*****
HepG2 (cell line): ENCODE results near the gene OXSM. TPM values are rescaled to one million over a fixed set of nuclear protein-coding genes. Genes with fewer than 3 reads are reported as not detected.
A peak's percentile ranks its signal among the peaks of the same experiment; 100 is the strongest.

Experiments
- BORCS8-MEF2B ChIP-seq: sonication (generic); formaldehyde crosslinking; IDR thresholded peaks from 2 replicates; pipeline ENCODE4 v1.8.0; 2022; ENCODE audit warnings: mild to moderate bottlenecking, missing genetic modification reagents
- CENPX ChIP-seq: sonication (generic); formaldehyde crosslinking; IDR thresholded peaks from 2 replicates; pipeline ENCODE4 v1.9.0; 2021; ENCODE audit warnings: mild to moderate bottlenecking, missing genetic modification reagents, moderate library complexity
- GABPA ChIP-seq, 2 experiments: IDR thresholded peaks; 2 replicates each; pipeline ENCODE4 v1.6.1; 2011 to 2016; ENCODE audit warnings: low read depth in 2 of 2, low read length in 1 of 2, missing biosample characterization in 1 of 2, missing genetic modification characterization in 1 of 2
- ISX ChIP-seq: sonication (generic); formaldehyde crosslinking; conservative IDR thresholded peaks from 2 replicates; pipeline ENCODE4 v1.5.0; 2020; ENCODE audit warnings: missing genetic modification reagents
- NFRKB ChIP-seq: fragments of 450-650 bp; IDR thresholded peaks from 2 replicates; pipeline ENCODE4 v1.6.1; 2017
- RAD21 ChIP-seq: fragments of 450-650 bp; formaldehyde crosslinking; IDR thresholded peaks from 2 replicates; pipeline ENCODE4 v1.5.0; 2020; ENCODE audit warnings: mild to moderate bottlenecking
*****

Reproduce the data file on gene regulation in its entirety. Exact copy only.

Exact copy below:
HepG2 (cell line): ENCODE results near the gene OXSM. TPM values are rescaled to one million over a fixed set of nuclear protein-coding genes. Genes with fewer than 3 reads are reported as not detected.
A peak's percentile ranks its signal among the peaks of the same experiment; 100 is the strongest.

Experiments
- BORCS8-MEF2B ChIP-seq: sonication (generic); formaldehyde crosslinking; IDR thresholded peaks from 2 replicates; pipeline ENCODE4 v1.8.0; 2022; ENCODE audit warnings: mild to moderate bottlenecking, missing genetic modification reagents
- CENPX ChIP-seq: sonication (generic); formaldehyde crosslinking; IDR thresholded peaks from 2 replicates; pipeline ENCODE4 v1.9.0; 2021; ENCODE audit warnings: mild to moderate bottlenecking, missing genetic modification reagents, moderate library complexity
- GABPA ChIP-seq, 2 experiments: IDR thresholded peaks; 2 replicates each; pipeline ENCODE4 v1.6.1; 2011 to 2016; ENCODE audit warnings: low read depth in 2 of 2, low read length in 1 of 2, missing biosample characterization in 1 of 2, missing genetic modification characterization in 1 of 2
- ISX ChIP-seq: sonication (generic); formaldehyde crosslinking; conservative IDR thresholded peaks from 2 replicates; pipeline ENCODE4 v1.5.0; 2020; ENCODE audit warnings: missing genetic modification reagents
- NFRKB ChIP-seq: fragments of 450-650 bp; IDR thresholded peaks from 2 replicates; pipeline ENCODE4 v1.6.1; 2017
- RAD21 ChIP-seq: fragments of 450-650 bp; formaldehyde crosslinking; IDR thresholded peaks from 2 replicates; pipeline ENCODE4 v1.5.0; 2020; ENCODE audit warnings: mild to moderate bottlenecking